Historians Romila Thapar and Irfan Habib, filmmaker Shyam Benegal and several other academicians and artistes today condemned the stalling of a documentary on Nobel Laureate Amartya Sen, saying the censor board's "diktat" to mute four words uttered by the economist in the film was a threat to India's "most valuable traditions of free speech and debate".
The Central Board of Film Certification's regional office here had asked Suman Ghosh, the director of the documentary, to mute the words cow, Gujarat, Hindutva and Hindu India. Ghosh yesterday said he would not comply with the direction.
"We are shocked and angered by the CBFC demand that certain words be excised from a film based on the work of Amartya Sen. The movie is titled after Sen's 2005 work--The Argumentative Indian--which was widely acknowledged for its deep and authentic explorations of India's traditions of public debate," the protesters said in a joint statement released by the Safdar Hashmi Memorial Trust (SAHMAT).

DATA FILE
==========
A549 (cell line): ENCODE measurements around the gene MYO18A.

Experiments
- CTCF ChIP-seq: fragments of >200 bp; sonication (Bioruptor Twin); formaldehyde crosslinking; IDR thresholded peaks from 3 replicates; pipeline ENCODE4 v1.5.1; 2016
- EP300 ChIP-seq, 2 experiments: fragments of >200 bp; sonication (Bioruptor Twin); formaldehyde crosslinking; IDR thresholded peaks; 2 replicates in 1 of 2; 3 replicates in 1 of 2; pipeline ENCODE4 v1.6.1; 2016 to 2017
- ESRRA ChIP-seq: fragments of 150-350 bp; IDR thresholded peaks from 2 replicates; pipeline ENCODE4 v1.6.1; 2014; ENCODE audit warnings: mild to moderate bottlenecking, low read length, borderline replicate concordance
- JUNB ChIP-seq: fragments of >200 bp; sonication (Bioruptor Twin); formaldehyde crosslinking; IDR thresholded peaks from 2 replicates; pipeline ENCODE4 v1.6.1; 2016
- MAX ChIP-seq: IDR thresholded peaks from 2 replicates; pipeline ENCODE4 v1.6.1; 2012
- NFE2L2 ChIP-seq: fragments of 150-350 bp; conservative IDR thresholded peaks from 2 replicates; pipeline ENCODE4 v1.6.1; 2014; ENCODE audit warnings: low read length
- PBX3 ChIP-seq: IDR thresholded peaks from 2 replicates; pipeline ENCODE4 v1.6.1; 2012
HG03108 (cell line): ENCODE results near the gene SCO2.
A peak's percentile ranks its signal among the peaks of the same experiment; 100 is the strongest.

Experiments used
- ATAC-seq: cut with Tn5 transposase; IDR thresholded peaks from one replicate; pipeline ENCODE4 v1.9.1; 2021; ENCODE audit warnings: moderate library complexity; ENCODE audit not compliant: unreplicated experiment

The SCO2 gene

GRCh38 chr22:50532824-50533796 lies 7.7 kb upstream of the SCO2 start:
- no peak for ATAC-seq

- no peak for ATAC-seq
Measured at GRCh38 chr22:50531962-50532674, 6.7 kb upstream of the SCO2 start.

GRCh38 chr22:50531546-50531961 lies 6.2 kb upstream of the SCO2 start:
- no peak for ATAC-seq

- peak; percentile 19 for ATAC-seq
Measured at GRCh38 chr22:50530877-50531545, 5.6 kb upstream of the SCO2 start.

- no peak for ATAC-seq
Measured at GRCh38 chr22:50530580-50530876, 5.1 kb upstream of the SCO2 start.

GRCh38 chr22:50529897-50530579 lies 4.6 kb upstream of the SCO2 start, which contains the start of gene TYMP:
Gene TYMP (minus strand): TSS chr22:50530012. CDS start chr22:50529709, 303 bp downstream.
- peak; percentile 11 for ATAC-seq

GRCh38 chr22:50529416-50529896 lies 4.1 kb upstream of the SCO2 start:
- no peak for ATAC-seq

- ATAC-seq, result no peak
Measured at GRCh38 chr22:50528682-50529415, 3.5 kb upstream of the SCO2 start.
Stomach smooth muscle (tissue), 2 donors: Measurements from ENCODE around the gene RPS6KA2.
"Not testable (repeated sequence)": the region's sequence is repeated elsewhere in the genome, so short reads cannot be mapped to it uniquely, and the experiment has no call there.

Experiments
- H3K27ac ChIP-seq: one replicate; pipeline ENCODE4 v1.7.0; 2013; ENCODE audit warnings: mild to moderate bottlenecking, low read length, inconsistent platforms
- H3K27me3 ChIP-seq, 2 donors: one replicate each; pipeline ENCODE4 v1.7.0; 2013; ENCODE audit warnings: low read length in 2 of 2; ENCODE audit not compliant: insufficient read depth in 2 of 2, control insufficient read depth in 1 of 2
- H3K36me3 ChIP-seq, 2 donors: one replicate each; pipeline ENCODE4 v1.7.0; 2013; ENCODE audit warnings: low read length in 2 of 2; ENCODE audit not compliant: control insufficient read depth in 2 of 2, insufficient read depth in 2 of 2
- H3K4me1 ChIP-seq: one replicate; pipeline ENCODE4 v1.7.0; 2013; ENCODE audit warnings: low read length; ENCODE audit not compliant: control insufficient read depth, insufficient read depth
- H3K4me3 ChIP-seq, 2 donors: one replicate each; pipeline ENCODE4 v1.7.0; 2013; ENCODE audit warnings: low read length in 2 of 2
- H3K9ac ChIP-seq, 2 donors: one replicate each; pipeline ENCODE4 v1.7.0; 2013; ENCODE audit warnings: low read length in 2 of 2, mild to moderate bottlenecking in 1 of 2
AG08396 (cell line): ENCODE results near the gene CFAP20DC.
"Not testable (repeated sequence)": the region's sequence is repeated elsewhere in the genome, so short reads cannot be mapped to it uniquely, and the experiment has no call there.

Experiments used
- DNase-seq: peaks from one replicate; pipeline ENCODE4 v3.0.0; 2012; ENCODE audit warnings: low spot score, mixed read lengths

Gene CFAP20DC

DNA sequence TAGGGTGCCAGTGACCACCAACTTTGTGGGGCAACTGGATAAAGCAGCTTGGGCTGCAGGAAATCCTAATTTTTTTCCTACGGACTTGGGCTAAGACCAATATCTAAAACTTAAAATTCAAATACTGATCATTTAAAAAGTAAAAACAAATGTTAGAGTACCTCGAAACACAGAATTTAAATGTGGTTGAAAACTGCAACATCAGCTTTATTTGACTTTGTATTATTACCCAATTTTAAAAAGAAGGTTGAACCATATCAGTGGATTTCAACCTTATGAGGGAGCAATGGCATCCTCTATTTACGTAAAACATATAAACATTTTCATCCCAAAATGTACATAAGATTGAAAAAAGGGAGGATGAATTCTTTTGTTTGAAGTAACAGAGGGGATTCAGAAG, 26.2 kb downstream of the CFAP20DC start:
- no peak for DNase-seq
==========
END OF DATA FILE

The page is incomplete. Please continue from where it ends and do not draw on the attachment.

The statement said the CBFC's "exertions under its current chair" had "long crossed the line from farce to tragedy".
"With its diktat on The Argumentative Indian, the CBFC shows yet again that its anxiety to protect the sensitivities of the political regime overwhelm any manner of commitment to the constitution and the law. At risk in this plunge into absurdity, are our most valuable traditions of free speech and debate," it added.
The film, 'The Argumentative Indian' -- structured as a conversation between Sen and economist Kaushik Basu -- was slated to have been released this weekend.
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